Walker Hall is a historic academic and administrative building in the heart of the UC Davis campus adjacent to Shields Library. Originally known as the Agricultural Engineering building, Walker Hall was first dedicated on November 12, 1928 along with the Animal Science Building (renamed Hart Hall in 1963). The building housed agricultural classrooms and shops and was used for both research and instruction.
Walker Hall stands on the western end of Peter J. Shields Avenue, occupying almost an entire block with its 44,415 square feet. The building boasts a two-story Spanish mission-style edifice, stucco walls, and a terra-cotta roof.
The building was decommissioned in late 2011 and the renovation project will complete seismic, accessibility, and other life safety and building mechanical improvements to renovate Walker Hall.
William Hays (1873-1963) was born in Philadelphia to parents Charles Henry and Helen Reeder Hays. He received his bachelor's degree in architecture in 1893 from the University of Pennsylvania. Upon graduation, Hays won a traveling fellowship that allowed him to complete his studies at the American Academy in Rome and in Paris.
Hays' professional career started in Philadelphia, where he began practice in 1894. He moved to San Francisco in 1904, and was a member of the firm Howard & Galloway from 1906 to 1908. He began his own practice in 1908. In addition to his design work, Hays had a distinguished career as a professor of architecture at UC Berkeley. He taught from 1906 to 1943, and was the acting director of the school from 1917 to 1919.
Among his many roles in the development of the UC campuses, Hays was the supervising architect for the UC Davis campus from 1918 to 1944, and chairman of Building Location and Campus Development for the UC Berkeley campus in the 1940s. He designed buildings for UC San Francisco, UC Davis, and UC Berkeley, including Giannini Hall and fraternity houses. Hays was a Fellow of the American Institute of Architects and a charter member of the Beaux Arts Institute.
The Department Chairs
Roy Bainer (1902 - 1990) followed Harry B. Walker (1884-1957) as chairman of the Department of Agricultural Engineering for fourteen years. UC Davis was considered to be on the cutting edge of agricultural mechanization thanks to the research headed by Walker and Bainer and conducted by students in the program.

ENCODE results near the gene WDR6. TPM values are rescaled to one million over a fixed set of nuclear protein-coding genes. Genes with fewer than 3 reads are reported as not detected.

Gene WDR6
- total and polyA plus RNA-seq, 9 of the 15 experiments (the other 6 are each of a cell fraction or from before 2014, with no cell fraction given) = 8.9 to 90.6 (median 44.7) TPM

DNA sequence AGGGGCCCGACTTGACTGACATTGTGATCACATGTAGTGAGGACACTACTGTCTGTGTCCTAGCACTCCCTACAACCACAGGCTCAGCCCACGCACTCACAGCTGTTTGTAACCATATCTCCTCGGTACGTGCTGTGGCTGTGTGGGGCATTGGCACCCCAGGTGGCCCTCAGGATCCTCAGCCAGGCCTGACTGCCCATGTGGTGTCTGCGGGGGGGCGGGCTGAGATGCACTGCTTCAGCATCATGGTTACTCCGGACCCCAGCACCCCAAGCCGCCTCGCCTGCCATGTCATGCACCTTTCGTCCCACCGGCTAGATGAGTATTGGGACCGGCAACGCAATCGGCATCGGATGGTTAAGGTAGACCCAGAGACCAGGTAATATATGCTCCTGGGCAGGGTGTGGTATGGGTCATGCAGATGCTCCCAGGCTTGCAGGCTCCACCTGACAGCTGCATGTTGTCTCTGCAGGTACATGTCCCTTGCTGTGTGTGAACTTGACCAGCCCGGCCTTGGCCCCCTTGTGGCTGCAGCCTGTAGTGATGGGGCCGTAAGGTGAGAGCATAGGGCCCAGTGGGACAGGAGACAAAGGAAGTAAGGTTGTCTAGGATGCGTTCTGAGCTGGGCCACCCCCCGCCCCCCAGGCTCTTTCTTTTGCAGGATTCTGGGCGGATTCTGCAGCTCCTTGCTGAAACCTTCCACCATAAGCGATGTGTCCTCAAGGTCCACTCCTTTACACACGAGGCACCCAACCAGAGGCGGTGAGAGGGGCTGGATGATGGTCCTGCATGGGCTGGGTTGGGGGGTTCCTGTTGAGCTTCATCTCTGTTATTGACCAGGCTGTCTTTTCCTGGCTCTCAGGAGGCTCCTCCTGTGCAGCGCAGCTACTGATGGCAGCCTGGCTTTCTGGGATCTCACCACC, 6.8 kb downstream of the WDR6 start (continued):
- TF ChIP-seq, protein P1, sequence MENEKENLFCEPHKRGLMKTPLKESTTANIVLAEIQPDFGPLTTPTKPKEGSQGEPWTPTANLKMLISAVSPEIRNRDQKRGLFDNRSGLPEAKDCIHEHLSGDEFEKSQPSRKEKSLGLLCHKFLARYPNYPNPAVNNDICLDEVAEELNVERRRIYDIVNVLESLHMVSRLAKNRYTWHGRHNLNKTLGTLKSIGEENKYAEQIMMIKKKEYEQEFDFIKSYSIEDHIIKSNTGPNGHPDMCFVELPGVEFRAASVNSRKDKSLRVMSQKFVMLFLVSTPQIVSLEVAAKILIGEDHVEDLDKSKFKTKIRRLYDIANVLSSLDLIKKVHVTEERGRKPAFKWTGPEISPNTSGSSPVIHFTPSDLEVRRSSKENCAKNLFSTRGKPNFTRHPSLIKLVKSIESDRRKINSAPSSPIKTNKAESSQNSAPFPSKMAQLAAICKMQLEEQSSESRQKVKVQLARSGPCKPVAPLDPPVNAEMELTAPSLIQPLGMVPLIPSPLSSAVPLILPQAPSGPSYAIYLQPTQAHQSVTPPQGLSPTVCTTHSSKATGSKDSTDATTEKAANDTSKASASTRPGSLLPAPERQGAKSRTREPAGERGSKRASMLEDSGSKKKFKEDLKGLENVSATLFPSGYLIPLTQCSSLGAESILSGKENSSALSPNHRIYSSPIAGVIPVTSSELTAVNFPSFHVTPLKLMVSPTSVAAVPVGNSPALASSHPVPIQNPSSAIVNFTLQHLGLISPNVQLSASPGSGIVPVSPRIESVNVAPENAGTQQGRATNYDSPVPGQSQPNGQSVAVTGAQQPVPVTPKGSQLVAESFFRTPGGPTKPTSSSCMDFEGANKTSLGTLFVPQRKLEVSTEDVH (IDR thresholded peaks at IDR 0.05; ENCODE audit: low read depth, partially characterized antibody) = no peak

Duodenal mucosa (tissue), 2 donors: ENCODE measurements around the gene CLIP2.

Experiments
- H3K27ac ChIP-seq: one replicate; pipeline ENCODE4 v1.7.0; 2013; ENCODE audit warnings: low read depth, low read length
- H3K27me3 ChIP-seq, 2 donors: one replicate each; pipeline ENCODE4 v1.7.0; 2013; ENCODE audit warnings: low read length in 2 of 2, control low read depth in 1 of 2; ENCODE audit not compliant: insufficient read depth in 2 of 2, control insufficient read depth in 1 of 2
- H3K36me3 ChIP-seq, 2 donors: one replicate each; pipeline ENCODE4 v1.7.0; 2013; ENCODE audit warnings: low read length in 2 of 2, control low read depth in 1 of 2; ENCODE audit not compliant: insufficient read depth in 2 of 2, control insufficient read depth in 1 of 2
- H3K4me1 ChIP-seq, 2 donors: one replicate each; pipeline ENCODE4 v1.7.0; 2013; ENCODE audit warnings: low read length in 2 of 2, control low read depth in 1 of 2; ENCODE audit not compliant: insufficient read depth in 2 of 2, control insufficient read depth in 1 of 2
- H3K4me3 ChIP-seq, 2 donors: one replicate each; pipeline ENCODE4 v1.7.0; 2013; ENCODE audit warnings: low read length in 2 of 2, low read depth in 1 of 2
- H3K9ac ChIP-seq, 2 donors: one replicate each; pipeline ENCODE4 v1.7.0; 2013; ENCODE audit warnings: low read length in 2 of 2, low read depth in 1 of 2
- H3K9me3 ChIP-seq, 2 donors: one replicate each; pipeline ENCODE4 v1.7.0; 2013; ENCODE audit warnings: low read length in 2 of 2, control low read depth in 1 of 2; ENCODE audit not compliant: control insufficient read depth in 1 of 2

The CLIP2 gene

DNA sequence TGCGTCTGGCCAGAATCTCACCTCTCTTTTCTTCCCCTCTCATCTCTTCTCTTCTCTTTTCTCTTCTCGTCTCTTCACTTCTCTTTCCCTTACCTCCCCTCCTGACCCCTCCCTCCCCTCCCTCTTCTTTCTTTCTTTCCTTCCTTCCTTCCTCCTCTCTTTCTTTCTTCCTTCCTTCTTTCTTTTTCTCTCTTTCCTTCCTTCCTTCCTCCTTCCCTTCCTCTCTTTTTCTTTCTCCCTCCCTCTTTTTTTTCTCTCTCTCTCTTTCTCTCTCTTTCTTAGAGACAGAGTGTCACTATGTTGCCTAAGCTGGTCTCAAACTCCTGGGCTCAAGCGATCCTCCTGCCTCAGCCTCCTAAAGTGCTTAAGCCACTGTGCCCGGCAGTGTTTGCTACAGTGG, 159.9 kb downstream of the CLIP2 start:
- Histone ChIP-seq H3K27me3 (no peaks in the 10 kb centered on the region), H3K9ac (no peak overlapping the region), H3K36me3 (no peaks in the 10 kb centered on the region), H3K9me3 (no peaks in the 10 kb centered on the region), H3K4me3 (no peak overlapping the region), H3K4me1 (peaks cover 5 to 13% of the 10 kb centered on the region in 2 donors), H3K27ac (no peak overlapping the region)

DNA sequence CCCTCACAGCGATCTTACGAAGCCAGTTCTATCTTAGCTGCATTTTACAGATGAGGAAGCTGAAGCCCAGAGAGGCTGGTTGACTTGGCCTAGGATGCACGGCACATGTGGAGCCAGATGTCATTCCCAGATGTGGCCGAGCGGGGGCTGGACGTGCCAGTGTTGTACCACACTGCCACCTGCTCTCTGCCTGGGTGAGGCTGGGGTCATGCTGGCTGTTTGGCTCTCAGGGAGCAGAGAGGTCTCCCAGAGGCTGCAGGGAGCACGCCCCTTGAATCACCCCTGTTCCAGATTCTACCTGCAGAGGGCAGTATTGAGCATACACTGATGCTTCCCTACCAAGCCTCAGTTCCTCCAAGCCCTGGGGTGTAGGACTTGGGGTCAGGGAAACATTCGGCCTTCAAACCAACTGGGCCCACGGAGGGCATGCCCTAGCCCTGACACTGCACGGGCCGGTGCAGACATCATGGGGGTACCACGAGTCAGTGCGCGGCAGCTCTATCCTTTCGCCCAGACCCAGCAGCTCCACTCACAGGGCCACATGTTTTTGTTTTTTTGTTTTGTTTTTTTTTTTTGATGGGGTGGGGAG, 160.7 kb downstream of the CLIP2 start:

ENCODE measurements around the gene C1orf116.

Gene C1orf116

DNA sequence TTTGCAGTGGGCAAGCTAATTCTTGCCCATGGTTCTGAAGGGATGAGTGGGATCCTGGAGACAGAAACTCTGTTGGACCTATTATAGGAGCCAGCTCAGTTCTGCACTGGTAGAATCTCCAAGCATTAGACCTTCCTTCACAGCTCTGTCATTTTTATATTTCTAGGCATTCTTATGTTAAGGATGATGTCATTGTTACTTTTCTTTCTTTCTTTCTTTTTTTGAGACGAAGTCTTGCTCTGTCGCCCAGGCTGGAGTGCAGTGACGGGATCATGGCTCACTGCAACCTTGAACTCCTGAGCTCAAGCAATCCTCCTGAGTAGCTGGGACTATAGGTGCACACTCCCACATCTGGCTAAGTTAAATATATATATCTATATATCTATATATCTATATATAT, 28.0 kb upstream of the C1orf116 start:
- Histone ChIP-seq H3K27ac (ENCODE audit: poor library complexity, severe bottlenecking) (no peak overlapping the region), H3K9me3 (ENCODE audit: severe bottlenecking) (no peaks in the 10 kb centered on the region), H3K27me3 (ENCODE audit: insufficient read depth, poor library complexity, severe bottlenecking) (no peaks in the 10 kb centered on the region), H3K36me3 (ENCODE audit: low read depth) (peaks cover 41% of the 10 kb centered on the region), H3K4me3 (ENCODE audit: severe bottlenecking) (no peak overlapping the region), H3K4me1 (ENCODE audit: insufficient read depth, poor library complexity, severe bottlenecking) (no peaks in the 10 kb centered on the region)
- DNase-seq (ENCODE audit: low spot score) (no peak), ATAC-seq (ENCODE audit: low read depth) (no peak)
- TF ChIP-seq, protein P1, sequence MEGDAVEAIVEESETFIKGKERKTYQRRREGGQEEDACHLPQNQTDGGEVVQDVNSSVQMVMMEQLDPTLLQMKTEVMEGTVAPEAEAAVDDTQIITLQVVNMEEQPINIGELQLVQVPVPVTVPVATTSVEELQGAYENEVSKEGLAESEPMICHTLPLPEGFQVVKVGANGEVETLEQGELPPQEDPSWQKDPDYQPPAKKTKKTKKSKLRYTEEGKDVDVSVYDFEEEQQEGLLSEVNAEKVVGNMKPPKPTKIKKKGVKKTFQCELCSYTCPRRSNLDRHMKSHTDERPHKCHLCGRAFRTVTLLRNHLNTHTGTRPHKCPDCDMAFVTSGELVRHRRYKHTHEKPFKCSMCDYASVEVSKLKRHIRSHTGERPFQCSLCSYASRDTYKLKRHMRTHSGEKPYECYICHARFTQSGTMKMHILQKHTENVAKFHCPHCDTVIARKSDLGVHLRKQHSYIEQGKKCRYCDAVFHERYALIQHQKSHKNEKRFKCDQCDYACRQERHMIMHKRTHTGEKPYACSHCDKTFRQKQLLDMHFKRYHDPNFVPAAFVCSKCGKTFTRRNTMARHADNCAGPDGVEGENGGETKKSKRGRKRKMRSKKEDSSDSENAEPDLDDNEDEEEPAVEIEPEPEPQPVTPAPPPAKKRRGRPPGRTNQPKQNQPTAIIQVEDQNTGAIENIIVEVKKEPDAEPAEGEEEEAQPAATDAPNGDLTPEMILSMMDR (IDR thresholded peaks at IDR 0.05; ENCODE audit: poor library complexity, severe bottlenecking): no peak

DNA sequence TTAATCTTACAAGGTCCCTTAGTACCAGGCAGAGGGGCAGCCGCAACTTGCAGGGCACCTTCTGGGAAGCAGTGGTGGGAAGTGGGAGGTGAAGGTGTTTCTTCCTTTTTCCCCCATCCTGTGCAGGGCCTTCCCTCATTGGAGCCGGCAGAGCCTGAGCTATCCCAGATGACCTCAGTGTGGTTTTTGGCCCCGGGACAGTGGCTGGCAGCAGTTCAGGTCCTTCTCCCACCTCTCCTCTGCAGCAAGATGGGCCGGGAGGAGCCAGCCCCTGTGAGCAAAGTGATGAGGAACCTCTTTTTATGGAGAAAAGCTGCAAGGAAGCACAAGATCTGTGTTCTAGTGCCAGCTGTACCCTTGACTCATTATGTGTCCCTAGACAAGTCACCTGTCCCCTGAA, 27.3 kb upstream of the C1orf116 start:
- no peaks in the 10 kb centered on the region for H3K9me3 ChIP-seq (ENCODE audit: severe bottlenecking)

Among the projects that Walker worked on and supervised were research and development of farm structures including barns for milk cows, beef, swine, poultry, milking parlors, prune drying, sulphuring fruit, and farm laborer housing. He also oversaw early work in agricultural machinery, including bean cleaners and sugar beet harvesters, as well as surveying and irrigation research.
Bainer worked on many inventions, including machines to harvest sugar beets, tomatoes, onions, lettuce, and fruits and nuts. He developed or improved hay bale loaders and tree shakers, and helped perfect mechanized cotton pickers, equipment to pick and shuck corn, as well as a variety of other agricultural machines.
Walker Hall was dedicated in 1959 for H.B. Walker, the 20-year chairmen of the department. Bainer Hall was named for Roy Bainer, who was founding dean of the College of Engineering.
Home to Many Programs and Departments
In addition to serving as the home of the Agricultural Engineering department, Walker Hall once housed the Civil Engineering, Design, Landscape Design, Environmental Design, Landscape Architecture and the Design Museum. Over time, Walker Hall has been known by many nicknames, including the Design Building, the Walker Engineering Building and the Engineering Building. On the lintel above the main entrance to the building, the original writing proclaiming it the "Engineering Building" can still be seen.
The programs and departments that occupied Walker Hall have all since moved into different locations across the Davis campus. The Design Department moved to Cruess Hall, and the Landscape Architecture department moved from the second floor of Walker Hall to their own wing of Hunt Hall in 2009.